Of course you should use magick to improve your situation! That’s what it is for. Whether it is to rectify your soul and allow you to better serve humanity (see Peregrin Wildoak’s blog on this discussion), or to just keep the proverbial wolves away from your front door (see Morgan Eckstein’s blog), or to advance your social station in life or any combination of these things – magick should indeed be used to improve your life.
I’m a big advocate of down-to-earth practical nuts-and-bolts magick (aka witchcraft) that makes things happen! Even my pursuit of the high magickal arts intended to elevate my soul closer to God is undertaken to obtain the spiritual authority necessary to direct the forces of nature right here in the material realm. (That, and to give me a choice over where I go after I pass on – but that’s a concern for later. Much later, I hope! lol)
On the other hand, one cannot point to a wizard (or even an entire culture) and say “well they aren’t rich” or “things aren’t so great in their lives” and assume that means their magick is worthless. Magick proliferates in situations where people need it to survive. And the existence of poverty or other hardships in the lives of those who use or rely upon magick is no proof the magick isn’t working. The fact that they are still alive, still eating and still making it year after year might just be evidence that their magick is working pretty damn well.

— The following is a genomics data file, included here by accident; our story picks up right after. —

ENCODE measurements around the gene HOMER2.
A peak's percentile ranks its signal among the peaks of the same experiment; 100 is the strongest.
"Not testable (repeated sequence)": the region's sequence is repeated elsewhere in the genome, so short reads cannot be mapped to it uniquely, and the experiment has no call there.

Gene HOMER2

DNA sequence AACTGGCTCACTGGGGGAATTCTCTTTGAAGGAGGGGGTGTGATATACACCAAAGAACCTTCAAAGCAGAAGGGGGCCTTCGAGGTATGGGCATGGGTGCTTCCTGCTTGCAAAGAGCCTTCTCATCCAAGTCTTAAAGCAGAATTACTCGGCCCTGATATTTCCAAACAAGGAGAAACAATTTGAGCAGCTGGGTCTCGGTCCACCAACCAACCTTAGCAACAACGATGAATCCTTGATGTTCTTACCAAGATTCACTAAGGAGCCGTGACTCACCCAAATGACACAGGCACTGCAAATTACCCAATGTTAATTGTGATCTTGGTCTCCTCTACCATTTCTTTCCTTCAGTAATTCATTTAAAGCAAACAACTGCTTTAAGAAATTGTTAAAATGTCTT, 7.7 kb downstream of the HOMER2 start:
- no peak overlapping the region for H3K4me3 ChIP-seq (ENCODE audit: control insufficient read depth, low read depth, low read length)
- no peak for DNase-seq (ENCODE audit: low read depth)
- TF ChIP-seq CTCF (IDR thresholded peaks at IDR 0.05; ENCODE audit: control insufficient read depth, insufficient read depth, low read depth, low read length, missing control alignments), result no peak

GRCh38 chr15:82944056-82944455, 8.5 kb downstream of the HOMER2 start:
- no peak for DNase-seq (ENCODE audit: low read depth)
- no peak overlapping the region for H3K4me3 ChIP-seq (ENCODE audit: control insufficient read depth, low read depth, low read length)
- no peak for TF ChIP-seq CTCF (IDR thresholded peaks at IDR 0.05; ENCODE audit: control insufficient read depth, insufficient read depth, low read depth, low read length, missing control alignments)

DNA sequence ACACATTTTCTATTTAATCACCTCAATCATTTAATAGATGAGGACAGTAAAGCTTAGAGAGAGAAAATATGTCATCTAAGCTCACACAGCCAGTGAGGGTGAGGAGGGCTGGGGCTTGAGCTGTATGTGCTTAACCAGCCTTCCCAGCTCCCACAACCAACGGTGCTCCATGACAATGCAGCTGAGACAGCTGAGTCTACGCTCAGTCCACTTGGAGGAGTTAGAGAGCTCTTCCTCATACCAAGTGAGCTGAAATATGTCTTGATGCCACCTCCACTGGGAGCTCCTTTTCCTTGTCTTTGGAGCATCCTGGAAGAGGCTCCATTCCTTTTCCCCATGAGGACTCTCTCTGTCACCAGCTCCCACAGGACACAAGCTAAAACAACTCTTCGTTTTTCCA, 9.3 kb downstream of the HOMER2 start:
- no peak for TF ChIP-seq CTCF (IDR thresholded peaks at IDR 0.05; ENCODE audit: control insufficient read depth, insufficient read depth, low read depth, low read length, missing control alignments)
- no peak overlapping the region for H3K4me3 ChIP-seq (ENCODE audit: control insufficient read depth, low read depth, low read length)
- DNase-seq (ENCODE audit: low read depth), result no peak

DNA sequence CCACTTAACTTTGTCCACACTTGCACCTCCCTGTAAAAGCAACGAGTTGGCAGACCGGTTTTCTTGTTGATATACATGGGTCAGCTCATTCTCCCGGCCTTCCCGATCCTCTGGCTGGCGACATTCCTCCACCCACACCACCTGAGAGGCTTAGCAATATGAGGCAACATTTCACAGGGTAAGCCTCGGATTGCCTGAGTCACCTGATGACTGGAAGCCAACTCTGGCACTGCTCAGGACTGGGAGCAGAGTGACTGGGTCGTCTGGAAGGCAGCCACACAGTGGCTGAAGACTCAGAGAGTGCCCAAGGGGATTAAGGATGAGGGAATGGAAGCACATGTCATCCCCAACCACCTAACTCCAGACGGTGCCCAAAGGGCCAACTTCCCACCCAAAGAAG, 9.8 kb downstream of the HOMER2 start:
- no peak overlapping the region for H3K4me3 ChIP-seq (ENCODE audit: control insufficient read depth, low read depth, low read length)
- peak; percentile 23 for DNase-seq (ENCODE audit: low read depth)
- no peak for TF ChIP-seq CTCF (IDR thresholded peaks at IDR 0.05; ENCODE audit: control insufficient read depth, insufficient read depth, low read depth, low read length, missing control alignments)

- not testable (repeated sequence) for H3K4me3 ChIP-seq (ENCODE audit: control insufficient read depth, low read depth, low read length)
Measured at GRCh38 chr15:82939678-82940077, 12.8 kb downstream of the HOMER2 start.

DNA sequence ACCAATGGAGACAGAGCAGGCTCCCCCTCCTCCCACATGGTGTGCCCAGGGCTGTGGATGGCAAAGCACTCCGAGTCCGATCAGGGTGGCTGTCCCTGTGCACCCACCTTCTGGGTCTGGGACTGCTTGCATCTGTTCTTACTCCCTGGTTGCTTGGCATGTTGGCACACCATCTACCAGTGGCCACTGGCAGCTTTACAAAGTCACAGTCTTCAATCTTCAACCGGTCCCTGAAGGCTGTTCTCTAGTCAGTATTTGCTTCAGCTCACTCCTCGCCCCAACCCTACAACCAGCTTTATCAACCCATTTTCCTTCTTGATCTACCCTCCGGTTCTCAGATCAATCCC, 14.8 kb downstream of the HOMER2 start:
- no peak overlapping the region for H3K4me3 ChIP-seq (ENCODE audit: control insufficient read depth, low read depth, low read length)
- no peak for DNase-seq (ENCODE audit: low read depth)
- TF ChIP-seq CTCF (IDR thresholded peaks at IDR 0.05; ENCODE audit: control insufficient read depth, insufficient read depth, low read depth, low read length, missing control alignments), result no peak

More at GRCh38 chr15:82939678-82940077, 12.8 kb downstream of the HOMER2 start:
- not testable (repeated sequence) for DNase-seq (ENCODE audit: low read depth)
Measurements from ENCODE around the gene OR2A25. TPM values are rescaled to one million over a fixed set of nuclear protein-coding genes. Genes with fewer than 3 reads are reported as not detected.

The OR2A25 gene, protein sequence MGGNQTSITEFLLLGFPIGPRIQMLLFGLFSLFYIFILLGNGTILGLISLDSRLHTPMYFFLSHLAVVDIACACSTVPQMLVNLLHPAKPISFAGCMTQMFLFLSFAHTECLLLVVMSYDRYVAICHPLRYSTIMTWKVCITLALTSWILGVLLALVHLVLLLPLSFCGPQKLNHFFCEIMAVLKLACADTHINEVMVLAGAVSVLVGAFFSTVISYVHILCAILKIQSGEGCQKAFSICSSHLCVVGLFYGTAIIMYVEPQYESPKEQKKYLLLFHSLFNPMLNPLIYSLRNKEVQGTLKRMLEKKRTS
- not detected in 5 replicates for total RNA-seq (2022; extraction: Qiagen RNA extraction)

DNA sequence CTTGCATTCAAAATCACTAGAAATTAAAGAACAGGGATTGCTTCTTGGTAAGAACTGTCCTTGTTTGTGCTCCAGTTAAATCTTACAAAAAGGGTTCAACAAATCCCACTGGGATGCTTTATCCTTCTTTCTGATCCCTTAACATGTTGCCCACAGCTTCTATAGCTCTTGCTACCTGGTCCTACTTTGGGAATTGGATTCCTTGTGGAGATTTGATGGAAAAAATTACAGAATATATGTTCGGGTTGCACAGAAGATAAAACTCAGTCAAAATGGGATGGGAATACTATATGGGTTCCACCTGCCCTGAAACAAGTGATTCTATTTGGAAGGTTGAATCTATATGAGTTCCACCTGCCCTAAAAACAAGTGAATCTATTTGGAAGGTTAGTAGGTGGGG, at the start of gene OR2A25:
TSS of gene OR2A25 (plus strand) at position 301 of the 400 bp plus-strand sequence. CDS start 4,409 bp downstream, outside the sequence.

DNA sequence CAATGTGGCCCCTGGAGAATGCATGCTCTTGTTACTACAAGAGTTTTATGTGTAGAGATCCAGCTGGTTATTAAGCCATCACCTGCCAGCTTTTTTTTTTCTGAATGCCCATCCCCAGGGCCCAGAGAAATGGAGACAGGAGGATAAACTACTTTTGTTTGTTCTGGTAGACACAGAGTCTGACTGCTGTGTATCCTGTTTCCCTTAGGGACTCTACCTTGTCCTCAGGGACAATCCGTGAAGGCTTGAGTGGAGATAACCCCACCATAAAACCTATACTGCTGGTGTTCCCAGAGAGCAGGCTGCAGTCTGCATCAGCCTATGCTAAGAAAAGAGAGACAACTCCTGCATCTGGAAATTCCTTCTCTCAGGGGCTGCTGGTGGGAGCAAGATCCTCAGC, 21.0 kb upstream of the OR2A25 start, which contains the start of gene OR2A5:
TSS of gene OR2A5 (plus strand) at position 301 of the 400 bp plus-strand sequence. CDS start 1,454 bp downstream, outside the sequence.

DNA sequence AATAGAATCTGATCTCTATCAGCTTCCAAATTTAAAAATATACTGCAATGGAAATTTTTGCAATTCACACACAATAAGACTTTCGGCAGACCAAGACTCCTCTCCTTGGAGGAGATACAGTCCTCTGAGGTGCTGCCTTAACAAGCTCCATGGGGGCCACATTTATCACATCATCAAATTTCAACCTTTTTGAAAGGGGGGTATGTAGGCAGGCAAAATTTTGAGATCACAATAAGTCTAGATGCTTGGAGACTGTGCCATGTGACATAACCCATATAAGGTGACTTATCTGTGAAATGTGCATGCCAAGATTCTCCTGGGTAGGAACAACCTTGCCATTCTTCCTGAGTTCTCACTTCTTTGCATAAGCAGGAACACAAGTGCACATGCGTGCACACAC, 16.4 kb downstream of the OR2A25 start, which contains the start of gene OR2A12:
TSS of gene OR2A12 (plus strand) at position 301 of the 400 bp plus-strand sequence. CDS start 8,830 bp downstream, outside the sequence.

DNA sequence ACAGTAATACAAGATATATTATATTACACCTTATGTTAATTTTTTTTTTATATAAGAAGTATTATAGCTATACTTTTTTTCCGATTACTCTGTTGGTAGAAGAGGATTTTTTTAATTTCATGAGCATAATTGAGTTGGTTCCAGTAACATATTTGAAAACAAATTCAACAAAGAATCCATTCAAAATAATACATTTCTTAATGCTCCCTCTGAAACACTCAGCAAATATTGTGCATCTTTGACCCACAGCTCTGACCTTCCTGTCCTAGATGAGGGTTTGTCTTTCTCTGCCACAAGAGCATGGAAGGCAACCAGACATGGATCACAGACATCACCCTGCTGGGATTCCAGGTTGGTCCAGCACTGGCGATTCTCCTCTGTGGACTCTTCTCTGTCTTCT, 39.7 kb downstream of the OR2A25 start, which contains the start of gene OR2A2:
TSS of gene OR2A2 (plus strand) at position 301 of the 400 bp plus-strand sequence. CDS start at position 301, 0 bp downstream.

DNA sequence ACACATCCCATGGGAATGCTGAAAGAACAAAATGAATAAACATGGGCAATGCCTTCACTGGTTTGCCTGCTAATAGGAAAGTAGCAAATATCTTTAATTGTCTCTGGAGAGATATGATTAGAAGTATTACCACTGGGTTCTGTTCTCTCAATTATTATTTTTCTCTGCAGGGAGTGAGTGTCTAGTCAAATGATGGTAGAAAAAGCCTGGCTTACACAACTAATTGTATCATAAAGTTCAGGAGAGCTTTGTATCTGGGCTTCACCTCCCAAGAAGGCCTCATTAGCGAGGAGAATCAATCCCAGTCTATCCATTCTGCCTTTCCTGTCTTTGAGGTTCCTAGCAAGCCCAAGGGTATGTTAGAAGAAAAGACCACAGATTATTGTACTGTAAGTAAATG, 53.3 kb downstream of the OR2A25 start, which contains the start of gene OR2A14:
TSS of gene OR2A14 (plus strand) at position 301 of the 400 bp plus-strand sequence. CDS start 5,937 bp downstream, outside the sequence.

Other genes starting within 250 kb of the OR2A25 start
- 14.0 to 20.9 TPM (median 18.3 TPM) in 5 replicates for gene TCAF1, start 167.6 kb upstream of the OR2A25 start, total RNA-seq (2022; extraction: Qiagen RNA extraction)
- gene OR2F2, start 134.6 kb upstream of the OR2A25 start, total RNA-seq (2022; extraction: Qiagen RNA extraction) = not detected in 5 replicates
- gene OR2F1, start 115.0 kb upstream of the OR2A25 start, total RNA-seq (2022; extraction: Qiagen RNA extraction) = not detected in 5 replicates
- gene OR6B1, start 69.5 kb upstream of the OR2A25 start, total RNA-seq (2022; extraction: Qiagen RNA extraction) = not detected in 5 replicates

Greetings Faithful Readers!
A subject has recently come up on the Solomonic Yahoo Group that I’ve been wanting to address for some time. All too often, I see folks (specifically Western folks) point out issues of poverty, sickness or other hardships faced by either individual magicians or cultures where magick is prevalent, and suggest that it is proof their magick doesn’t work. How many times have you heard that some magician “died penniless” as proof that they weren’t much of a magician after all?
Here is a quote from the original post on Solomonic, and my response to it: